Ease us!

Too many customs checks, complains shipping company

A local shipping company Thursday complained about lengthy delays in clearing goods through the Bridgetown Port, while pointing to the current system of inspection used by the Customs & Excise Department.
Island Manager of Tropical Shipping Andre Gibson told Barbados TODAY he did not see the need for customs to search 80 per cent of all containers before releasing them, arguing that it was now common practice in many countries to search only 25 per cent of all containers.

“What the customs use in those instances is intelligence and they use technology. They use container-scanning equipment, which we have the capability here for,” said Gibson, while stressing the need for local authorities to follow suit.

Island Manager of Tropical Shipping Andre Gibson says companies which have been shipping the same commodity for years from known suppliers should be allowed to leave the Bridgetown Port without being searched every time since they were deemed ‘low-risk’.

“We need to look at better leveraging the technology and better leveraging the intelligence that we have to facilitate the flow of cargo,” he said.

And while acknowledging that there would be security concerns, Gibson suggested that customs would still retain the right to carry out random searches.

He however argued that companies which have been shipping the same commodity for years from known suppliers should be allowed to leave the Bridgetown Port without being searched every time since they were deemed “low-risk”.

“So you may have a consignee getting 12 shipments from a particular shipper per year. You may at random do two or three [searches] just to make sure that everything is above board. You have customers that you have never had incidents for years . . . paper work is always correct, the container has never been compromised, but still they have to have their cargo inspected every time and I think that is where we need to work a little smarter and not harder,” Gibson told Barbados TODAY.

He stressed the importance of a faster customs turnaround, saying, “as a logistics company something we always try for is speed [since] you are trying to keep the cargo moving to its ultimate destination, which is the consignee, and that is what they want. They want their cargo in a short as possible period so they can turn it into a good or service in accordance to what their business model is.”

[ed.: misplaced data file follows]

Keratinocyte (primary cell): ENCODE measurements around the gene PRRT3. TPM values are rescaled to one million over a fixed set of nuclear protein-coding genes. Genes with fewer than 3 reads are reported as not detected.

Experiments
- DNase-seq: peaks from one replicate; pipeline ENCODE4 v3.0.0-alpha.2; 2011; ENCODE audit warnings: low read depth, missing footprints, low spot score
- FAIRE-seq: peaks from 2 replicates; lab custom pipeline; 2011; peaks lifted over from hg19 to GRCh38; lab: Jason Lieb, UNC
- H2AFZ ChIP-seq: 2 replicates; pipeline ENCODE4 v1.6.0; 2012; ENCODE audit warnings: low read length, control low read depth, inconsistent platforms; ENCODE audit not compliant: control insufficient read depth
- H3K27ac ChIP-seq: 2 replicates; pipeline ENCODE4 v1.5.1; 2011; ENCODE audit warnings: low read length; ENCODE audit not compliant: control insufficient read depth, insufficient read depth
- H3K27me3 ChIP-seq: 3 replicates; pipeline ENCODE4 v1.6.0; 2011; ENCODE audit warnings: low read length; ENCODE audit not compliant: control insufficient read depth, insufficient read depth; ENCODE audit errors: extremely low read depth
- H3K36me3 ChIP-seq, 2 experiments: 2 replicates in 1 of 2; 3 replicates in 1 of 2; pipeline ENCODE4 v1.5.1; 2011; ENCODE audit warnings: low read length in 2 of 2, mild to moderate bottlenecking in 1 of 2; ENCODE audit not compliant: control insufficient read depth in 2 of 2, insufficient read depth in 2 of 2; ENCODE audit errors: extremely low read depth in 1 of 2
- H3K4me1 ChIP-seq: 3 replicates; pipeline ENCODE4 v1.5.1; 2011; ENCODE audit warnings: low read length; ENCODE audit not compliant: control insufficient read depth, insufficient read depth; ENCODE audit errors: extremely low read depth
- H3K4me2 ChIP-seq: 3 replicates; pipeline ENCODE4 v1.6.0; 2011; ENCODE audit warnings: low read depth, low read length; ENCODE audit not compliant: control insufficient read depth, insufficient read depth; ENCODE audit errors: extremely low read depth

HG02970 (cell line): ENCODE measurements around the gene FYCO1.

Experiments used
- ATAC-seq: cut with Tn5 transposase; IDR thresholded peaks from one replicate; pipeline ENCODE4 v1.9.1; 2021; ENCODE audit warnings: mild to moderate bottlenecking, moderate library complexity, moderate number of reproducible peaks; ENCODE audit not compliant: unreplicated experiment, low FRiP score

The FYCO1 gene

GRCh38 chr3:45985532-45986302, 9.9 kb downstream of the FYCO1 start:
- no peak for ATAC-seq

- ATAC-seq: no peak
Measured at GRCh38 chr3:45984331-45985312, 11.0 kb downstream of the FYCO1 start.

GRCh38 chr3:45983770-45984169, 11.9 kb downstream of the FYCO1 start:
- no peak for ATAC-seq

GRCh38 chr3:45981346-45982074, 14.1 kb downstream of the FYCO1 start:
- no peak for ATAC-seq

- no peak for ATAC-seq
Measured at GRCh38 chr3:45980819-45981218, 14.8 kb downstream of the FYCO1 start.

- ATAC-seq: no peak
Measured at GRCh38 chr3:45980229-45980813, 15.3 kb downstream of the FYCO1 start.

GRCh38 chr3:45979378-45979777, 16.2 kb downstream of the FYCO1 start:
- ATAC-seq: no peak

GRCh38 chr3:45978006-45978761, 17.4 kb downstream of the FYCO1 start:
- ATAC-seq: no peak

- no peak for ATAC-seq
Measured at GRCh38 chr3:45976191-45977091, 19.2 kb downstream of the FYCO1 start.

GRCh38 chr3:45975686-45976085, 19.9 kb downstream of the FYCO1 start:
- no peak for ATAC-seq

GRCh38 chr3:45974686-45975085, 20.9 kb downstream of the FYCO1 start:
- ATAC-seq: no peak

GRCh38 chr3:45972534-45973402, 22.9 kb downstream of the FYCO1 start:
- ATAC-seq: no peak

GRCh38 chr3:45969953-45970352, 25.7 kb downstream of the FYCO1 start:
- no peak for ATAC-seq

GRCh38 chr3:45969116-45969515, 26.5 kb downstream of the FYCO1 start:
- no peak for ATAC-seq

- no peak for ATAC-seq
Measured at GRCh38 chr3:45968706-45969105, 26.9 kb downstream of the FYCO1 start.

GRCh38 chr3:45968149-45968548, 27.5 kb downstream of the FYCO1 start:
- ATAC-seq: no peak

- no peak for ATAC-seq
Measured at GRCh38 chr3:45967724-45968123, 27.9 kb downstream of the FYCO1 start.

Efforts to reach the Acting Comptroller of Customs for a comment Thursday were unsuccessful.

However, despite the challenges Gibson said business remains “relatively stable” for his company, which currently employs 14 people.

A subsidiary of the Seattle-based Saltchuk Company, Tropical Shipping has been operating here for more than 40 years. Gibson added that the company’s performance currently mirrored the overall economy in that there have been “slight gains in the last few years”.

However, based on the high volume of containers imported into the country and the number of projects which are currently in the pipeline, he was confident that the economy was “moving in the right direction and that the turbulent waters of the financial recession are behind us”.


marlonmadden@barbadostoday.bb

26 Responses to Ease us!

  1. Winston Walton February 17, 2017 at 2:23 am

    The customs officers must and should search everything coming into the port, who know if a shipment of guns were in one of the containers. Andre should keep is mouth closed and let the customs do there job.

    Reply
  2. Sean Gibbs February 17, 2017 at 4:34 am

    Canada and the USA have a system in place at the border for shipments passing through. It’s called an easy pass and what this means is the company or companies involved have passed and qualified for the easy pass by meeting all of the security and safety checks set out by both countries. With the easy pass and correct documentation the driver is allowed to pass through the border in ten minutes as opposed to having a full inspection of the truck and trailer which can take from 30 minutes to a couple hours. The driver also has to have passed all checks as well. They should look at doing something similar in Barbados.

    Reply
  3. Angus Benn
    Angus Benn February 17, 2017 at 5:33 am

    Customs have to make sure that some these containers don’t have in anything illegal.The commissioner of police said a lot of guns coming through the Bridgetown Port.

    Reply
    • KENNETH McGILL February 17, 2017 at 1:04 pm

      Well stated Angus. The safety of everyone should not be an inconvenience.

      Reply
  4. ADRIAN Hinds February 17, 2017 at 5:43 am

    Easy pass my foot. howbmuch easier a pass is needed with so much weed and guns comig in? 80%… i say search all

    Reply
  5. Jennifer February 17, 2017 at 5:46 am

    With all this white collar crime, they need to make sure things are checked properly. Especially the fact that we have some pretty feathered birds too who always fly away. However, they do need to get some technology to help them to speed things up.

    Reply
  6. Rawle Spooner
    Rawle Spooner February 17, 2017 at 7:45 am

    Government should invest in equipment that can scan directly through containers also same equipment to scan through incoming luggage at airport but we talking about Barbados very backwards place.

    Reply
  7. jrsmith February 17, 2017 at 7:58 am

    @, Jennifer , hail hail, on the button , as for the technology simple cheap technology is being used around the world, why …. is there a reason why politicians in barbados wouldn’t even try any of the technology…………………..